search

Four Smart Things to do with the ALT+F2 Run Command in KDE

One of the first things that newcomers to GNU/Linux learn to do is to bypass big Start menus and blank screens (like Fluxbox) and use ALT+F2 to launch an application by simply typing in its name. Every desktop ecosystem has its own way of implementing this feature and I was pleasantly surprised, after a long absense from the KDE desktop, to see how it could be used to do some really clever things. Here's five of them.

How to help build a free software search engine and use it too. Welcome to Wikia

Mention Jimmy Wales and you automatically think Wikipedia; however, that is not his only love child. The Wikia search engine is his latest offspring -- or least it was when it was launched in January 2008. Wikia has been devised as a free software and open source alternative to Google and othersNow.

Indexing offline CD-ROM archives

Suppose you've been good (or sort of good anyway), and you have a huge stack of CD-ROMs (or DVDs) with backups and archives of your old files. Great. But how can you find anything? I solved this problem today by making an index of all the files stored on these disks using a few simple GNU command line tools.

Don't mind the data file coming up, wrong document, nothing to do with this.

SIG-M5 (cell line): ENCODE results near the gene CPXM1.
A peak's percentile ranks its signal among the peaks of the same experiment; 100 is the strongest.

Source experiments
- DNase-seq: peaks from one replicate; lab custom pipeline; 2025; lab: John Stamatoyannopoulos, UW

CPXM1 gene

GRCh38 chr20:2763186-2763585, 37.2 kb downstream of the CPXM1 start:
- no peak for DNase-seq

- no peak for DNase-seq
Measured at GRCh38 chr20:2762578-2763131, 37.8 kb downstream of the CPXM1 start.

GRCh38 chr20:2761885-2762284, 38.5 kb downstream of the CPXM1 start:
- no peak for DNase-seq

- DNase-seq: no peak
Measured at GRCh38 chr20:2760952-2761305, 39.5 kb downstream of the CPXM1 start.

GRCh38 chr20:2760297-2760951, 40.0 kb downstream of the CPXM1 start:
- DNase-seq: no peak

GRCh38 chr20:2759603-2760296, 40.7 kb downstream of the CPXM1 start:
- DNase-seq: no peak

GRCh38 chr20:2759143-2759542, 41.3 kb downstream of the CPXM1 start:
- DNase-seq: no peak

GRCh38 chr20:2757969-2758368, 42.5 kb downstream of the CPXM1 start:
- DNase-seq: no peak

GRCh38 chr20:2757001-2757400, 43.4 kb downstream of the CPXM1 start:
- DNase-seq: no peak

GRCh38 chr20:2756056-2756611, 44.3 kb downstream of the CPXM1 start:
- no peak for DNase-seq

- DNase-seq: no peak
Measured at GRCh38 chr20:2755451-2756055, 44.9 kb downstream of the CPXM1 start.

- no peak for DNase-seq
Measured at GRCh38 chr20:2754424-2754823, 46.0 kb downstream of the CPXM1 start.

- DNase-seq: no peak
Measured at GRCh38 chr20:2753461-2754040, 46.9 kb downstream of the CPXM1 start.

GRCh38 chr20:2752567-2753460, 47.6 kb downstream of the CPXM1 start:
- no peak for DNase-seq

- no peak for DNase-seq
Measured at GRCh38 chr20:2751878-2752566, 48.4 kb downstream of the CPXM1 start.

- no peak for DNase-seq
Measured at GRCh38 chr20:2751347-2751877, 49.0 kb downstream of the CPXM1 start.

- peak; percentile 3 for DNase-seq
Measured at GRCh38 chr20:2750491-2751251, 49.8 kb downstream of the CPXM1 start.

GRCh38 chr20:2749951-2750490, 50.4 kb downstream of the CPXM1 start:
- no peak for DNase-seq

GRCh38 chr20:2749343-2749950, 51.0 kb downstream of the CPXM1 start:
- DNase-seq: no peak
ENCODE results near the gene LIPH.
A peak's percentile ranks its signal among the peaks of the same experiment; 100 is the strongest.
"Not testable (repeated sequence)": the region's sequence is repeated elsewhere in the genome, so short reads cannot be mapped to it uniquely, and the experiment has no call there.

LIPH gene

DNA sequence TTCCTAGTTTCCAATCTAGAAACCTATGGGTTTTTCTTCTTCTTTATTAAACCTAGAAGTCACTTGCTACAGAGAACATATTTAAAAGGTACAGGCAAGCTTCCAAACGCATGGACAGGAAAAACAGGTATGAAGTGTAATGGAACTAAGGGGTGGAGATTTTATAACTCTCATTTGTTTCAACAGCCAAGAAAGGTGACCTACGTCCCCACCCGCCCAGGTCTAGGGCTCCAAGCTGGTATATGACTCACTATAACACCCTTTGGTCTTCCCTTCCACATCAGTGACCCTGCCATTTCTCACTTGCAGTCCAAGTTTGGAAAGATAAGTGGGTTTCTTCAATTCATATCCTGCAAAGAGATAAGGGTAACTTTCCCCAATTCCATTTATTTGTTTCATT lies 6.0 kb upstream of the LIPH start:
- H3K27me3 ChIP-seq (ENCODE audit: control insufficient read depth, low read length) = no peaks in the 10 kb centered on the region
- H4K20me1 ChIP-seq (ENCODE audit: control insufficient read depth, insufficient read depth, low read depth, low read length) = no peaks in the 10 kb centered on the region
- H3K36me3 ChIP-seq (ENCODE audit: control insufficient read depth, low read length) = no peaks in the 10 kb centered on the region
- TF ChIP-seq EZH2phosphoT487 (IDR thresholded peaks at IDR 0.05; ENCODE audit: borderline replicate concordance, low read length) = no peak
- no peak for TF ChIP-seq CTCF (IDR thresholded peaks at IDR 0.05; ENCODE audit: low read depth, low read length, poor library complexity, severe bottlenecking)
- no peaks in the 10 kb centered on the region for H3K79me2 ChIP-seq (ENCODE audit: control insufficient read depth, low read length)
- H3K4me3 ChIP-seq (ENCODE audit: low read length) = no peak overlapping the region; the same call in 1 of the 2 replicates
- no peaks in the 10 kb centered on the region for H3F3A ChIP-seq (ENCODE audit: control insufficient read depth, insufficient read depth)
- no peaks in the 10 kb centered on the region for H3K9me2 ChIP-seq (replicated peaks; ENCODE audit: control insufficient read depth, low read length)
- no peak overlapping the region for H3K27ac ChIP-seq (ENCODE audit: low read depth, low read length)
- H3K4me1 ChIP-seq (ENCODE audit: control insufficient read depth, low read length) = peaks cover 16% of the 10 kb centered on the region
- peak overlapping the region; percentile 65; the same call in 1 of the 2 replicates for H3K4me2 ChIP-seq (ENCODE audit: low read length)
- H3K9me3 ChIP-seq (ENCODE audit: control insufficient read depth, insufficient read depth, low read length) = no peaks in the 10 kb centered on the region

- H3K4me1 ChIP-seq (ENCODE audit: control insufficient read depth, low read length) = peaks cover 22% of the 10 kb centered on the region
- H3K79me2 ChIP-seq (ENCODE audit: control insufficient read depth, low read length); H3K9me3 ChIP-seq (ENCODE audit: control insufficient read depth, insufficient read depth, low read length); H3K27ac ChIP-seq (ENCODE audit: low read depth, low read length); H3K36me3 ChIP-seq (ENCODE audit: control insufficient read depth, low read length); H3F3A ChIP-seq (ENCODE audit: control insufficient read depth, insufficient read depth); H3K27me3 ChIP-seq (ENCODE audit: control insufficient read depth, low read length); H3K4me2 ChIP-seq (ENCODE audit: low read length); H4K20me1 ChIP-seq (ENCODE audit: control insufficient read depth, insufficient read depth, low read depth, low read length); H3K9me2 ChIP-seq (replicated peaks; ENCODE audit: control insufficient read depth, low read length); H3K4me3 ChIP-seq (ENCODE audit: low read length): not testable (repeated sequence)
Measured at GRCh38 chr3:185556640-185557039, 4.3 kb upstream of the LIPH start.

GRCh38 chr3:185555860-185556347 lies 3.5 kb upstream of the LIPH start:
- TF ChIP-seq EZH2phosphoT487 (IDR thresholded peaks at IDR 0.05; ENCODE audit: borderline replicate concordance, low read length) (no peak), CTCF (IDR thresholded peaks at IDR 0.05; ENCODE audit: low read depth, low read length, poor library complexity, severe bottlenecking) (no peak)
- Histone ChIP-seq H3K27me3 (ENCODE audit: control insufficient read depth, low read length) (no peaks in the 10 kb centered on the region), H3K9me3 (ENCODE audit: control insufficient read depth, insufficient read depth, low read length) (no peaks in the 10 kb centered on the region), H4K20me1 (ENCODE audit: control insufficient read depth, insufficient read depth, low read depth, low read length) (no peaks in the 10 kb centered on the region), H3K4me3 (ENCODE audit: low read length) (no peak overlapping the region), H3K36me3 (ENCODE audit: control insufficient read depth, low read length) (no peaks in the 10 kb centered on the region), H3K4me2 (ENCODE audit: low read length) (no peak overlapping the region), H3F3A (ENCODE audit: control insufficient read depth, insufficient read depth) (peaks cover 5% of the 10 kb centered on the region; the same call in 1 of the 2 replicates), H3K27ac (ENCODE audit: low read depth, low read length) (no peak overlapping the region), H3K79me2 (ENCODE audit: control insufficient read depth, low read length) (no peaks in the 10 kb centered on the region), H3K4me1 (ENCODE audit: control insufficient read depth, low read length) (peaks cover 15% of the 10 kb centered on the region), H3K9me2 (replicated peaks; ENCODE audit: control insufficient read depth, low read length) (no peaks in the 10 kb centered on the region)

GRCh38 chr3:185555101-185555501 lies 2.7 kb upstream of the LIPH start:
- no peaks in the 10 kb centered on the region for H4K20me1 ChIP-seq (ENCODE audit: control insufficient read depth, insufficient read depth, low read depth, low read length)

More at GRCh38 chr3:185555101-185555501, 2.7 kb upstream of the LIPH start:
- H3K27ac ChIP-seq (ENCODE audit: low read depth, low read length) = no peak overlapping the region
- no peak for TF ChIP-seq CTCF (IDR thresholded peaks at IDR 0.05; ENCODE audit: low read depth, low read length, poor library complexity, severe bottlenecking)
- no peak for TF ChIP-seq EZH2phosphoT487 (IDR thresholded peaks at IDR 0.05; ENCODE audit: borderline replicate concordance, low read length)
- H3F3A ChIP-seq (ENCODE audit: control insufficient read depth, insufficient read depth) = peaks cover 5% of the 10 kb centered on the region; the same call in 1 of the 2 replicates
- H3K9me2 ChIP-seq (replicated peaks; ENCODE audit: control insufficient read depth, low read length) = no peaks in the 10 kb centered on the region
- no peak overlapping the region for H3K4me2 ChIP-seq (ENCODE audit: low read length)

Desktop search tools for GNU/Linux: the competition hots up (part one)

I sometimes think that search tools are like my local bus: none comes along for ages and then three turn up in quick succession. For quite some time Beagle and Kat have been meeting the needs of users like you and me who fill up their hard drives with the results of our internet meanderings and because we have been remiss in keeping those drives well organized we eventually have to use search tools to find that PDF or HTML article we spent an eternity looking for.

Just a thought: free distributed search?

Every once in awhile, I just get a hare-brained notion. Today's was, why do we use a central website for doing internet searches at all? Why Google?

Consider the success of the Planetary Society's distributed SETI project, and the distributed computing architecture that resulted from it. Consider the success of swarming download technology like BitTorrent. Consider how simple a basic web spider could be. Consider the efficiency of spidering networks locally. Consider the architecture of DNS.

See a pattern?

Subscribe to RSS - search